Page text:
May 30, 2019
US threatens Instex
Instex was the EU's knee-jerk reaction to the decision by the US to impose secondary sanctions against companies and banks that do business with Iran. It is not operative yet, and it is becoming clearer by the day that this is a doomed venture. Bloomberg has the story that US the Treasury Department’s undersecretary for terrorism has written a letter to the president of Instex that he and his institution would be subjected to US sanctions if Instex were to start operating. The latter came after US officials realised that the Europeans were more serious about Instex than they had let on in bilateral conversations. The latter was intended to serve as a maximum-impact threat against Instex itself, its staff and anyone associated with it - i.e. the governments of Germany, France and the UK - and all financial institutions that may be directly or indirectly fund it. It is unsurprising that this would happen.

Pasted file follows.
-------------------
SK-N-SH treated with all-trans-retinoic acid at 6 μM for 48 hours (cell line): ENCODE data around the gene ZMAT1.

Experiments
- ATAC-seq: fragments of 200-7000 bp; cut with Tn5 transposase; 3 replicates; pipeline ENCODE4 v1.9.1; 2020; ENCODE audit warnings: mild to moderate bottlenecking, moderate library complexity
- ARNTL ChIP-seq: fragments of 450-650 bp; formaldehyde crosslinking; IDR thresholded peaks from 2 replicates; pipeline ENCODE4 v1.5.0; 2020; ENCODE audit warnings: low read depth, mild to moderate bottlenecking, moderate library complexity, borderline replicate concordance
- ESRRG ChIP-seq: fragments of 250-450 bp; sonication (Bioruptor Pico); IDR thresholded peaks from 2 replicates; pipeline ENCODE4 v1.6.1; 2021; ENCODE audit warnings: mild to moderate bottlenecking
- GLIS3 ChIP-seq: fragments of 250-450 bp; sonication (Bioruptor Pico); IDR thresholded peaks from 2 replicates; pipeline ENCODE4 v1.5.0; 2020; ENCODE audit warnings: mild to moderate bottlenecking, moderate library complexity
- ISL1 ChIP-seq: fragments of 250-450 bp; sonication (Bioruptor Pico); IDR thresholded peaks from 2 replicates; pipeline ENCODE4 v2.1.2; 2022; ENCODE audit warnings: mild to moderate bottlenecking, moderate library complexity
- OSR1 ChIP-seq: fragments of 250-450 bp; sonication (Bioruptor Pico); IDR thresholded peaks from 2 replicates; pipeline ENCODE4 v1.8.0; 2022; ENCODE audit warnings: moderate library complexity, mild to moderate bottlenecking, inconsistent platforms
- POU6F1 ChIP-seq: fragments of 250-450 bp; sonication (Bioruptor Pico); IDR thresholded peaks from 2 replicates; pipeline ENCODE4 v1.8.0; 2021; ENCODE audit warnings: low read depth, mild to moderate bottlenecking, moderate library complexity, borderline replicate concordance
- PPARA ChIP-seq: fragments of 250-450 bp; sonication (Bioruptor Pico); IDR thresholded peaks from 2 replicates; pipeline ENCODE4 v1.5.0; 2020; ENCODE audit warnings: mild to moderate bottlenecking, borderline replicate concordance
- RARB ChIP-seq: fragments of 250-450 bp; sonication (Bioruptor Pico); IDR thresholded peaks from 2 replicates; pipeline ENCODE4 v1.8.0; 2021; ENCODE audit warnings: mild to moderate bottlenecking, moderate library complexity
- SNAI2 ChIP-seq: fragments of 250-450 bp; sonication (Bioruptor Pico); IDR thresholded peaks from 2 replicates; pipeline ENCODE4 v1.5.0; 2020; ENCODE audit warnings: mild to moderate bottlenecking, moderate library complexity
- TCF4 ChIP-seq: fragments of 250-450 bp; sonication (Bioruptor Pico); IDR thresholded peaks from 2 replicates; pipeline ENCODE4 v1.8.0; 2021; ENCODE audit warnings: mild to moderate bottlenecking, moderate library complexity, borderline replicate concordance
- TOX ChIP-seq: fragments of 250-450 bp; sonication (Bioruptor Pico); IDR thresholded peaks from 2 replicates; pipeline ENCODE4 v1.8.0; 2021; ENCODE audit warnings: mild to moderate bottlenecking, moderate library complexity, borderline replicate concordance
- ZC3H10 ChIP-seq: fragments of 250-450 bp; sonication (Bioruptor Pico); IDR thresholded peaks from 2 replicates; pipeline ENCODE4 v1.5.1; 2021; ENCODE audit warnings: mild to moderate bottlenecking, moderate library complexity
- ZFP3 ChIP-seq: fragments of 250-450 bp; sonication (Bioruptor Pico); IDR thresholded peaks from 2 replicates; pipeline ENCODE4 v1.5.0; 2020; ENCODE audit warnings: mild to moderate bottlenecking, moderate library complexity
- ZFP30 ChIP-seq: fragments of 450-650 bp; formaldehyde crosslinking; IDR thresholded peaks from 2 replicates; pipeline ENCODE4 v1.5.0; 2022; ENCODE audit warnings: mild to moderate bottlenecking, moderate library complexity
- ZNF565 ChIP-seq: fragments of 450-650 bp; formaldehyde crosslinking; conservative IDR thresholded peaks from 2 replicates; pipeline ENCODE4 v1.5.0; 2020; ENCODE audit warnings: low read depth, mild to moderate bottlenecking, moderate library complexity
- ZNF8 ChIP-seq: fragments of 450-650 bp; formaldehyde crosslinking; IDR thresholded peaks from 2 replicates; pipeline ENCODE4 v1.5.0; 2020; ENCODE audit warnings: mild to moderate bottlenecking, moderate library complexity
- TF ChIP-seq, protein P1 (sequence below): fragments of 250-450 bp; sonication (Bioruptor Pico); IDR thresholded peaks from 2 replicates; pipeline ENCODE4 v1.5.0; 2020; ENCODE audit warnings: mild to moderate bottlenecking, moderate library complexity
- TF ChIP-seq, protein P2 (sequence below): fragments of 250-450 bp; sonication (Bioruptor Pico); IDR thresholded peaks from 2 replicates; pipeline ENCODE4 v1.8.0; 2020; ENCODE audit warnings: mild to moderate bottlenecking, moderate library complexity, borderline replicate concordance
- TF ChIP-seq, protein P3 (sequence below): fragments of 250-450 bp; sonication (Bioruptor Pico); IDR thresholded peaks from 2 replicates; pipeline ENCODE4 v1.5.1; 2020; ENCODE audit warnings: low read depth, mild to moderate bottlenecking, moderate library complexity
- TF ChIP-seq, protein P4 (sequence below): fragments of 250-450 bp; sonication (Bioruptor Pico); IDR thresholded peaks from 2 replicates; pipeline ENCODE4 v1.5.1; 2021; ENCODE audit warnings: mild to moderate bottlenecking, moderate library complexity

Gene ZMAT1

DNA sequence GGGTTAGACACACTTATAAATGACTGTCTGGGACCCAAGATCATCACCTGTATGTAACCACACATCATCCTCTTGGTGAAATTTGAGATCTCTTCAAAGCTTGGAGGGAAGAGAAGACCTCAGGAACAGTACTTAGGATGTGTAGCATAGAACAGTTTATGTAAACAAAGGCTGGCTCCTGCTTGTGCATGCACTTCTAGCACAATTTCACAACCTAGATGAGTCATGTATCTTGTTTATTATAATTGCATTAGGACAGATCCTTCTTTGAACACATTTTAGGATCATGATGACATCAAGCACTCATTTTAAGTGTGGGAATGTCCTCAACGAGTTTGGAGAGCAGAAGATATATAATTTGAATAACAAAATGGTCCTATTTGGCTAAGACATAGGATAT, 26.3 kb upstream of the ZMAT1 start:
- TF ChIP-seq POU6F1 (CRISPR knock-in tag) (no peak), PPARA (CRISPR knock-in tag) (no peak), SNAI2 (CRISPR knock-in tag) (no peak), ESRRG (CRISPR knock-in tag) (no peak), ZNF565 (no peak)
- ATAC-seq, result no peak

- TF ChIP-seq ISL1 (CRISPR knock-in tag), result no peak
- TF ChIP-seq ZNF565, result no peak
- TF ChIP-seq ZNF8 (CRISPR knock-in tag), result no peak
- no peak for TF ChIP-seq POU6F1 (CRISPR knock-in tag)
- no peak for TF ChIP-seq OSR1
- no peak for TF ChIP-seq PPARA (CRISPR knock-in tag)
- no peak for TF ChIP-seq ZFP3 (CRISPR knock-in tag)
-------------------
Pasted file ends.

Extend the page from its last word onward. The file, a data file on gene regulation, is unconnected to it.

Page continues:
We liked the comment of Mathieu von Rohr of Der Spiegel, who noted dryly that the US was threatening penalties against an inoperative entity. We can only assume that the whole purpose is to make sure that Instex will forever remain an empty shell. European governments did not think this through. The EU has no effective instruments at its disposal right now to defend itself against US financial unilateralism, a point Wolfgang Munchau expanded upon his last FT column. But it has the option to develop one: to cement the euro's international role with a unified capital market and a single European safe asset. This would allow the EU to share at least some of what is currently the dollar's exorbitant and sole privilege, the deep reason why the US has the power to impose secondary sanctions and why others do not. This exorbitant privilege was the direct result of the post-WWII economic order. But its persistence until today is a sin of omission - a European omission.